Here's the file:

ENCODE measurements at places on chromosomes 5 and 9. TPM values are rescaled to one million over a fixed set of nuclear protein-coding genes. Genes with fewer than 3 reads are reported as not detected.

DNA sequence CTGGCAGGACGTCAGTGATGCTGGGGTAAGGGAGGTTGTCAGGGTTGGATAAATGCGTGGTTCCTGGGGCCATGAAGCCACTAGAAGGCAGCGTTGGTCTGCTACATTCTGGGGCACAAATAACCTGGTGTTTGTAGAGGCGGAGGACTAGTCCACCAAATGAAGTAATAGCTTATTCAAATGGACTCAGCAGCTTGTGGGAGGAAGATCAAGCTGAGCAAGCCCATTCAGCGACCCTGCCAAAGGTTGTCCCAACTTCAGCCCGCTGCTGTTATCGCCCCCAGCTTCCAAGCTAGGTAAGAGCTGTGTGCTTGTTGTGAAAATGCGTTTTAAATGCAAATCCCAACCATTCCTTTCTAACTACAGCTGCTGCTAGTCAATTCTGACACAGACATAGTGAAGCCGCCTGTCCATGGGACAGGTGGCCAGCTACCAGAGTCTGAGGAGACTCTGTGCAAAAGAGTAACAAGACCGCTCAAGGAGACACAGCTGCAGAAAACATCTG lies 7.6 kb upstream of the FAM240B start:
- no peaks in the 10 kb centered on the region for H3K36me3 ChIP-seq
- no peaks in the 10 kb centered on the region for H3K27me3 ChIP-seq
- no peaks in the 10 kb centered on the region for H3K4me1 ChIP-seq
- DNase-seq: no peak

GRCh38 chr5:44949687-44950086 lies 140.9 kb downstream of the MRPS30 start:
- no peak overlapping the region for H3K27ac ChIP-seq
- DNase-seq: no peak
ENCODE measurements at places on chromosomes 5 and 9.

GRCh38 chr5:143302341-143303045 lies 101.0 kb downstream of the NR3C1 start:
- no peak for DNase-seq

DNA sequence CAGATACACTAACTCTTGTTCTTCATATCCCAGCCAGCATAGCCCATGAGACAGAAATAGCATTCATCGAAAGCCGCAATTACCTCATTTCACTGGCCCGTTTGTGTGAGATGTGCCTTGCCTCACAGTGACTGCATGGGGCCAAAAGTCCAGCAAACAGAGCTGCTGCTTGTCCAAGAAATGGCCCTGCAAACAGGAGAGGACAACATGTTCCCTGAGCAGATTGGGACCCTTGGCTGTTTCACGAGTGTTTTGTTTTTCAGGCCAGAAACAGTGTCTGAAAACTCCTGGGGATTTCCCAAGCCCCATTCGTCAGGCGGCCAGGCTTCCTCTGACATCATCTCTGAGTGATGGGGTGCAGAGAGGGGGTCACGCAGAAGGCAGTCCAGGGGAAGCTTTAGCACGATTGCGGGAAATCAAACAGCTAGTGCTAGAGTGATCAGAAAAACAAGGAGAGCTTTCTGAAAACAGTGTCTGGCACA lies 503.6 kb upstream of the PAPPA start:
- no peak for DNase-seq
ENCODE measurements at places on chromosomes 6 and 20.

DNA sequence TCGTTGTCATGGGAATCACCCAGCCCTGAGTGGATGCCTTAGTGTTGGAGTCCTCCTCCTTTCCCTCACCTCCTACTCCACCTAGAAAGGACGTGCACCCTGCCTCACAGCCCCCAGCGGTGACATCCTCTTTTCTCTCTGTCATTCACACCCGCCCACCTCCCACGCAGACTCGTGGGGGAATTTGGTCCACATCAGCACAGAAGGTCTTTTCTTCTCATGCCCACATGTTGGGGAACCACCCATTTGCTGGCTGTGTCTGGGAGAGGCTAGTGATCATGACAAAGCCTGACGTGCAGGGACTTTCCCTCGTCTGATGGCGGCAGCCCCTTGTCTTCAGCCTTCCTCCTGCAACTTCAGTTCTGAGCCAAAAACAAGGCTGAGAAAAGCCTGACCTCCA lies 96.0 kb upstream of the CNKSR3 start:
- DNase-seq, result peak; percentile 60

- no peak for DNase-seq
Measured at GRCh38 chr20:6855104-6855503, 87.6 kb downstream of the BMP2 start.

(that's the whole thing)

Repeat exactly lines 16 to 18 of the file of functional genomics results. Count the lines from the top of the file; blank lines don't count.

DNA sequence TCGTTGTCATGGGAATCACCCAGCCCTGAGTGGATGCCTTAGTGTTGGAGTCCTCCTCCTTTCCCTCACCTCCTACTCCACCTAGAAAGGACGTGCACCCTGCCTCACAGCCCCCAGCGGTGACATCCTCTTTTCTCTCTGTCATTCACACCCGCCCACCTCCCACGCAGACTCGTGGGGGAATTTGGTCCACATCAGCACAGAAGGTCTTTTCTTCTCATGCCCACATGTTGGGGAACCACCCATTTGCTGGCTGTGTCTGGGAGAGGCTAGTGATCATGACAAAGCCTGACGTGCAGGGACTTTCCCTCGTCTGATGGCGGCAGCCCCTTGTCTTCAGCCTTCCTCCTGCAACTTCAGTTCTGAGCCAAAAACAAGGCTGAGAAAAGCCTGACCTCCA lies 96.0 kb upstream of the CNKSR3 start:
- DNase-seq, result peak; percentile 60

- no peak for DNase-seq